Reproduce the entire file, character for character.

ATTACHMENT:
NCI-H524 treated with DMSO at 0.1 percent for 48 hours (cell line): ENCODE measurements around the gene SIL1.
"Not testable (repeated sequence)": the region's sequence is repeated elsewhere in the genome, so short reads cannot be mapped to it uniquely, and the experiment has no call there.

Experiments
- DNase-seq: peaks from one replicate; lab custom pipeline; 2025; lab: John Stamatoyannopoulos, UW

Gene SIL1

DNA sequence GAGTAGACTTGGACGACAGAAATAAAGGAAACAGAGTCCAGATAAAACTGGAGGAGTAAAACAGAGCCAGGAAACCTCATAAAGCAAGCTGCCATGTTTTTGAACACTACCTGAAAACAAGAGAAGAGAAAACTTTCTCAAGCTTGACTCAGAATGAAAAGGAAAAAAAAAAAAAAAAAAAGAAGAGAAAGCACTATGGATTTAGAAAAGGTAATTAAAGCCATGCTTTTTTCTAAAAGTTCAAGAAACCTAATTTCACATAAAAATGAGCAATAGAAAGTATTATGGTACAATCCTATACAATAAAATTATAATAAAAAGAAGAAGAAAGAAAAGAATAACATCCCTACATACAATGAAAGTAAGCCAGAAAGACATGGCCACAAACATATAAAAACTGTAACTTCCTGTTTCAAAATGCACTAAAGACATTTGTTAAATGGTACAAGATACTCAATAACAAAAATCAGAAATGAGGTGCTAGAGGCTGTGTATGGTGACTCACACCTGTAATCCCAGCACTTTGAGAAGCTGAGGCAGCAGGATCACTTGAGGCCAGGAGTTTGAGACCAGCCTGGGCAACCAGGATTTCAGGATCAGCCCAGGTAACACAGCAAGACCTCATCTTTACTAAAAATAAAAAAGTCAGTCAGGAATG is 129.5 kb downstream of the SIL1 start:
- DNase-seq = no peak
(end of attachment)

NCI-H524 treated with DMSO at 0.1 percent for 48 hours (cell line): ENCODE measurements around the gene SIL1.
"Not testable (repeated sequence)": the region's sequence is repeated elsewhere in the genome, so short reads cannot be mapped to it uniquely, and the experiment has no call there.

Experiments
- DNase-seq: peaks from one replicate; lab custom pipeline; 2025; lab: John Stamatoyannopoulos, UW

Gene SIL1

DNA sequence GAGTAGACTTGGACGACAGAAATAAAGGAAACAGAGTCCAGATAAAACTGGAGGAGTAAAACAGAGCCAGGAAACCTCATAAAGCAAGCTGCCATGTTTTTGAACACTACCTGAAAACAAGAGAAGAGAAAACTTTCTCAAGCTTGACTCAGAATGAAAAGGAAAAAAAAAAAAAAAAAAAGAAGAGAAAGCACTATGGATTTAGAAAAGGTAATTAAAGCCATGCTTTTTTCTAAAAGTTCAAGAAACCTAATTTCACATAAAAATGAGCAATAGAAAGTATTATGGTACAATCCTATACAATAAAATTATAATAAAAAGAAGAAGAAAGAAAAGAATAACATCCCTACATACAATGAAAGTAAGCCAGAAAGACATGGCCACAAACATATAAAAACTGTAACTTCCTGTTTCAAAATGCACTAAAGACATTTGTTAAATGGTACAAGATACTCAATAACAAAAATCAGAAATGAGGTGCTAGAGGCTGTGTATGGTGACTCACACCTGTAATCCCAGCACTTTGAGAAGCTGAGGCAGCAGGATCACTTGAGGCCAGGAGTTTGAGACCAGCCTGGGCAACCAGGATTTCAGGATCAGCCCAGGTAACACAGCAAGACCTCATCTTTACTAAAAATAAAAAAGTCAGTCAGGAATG is 129.5 kb downstream of the SIL1 start:
- DNase-seq = no peak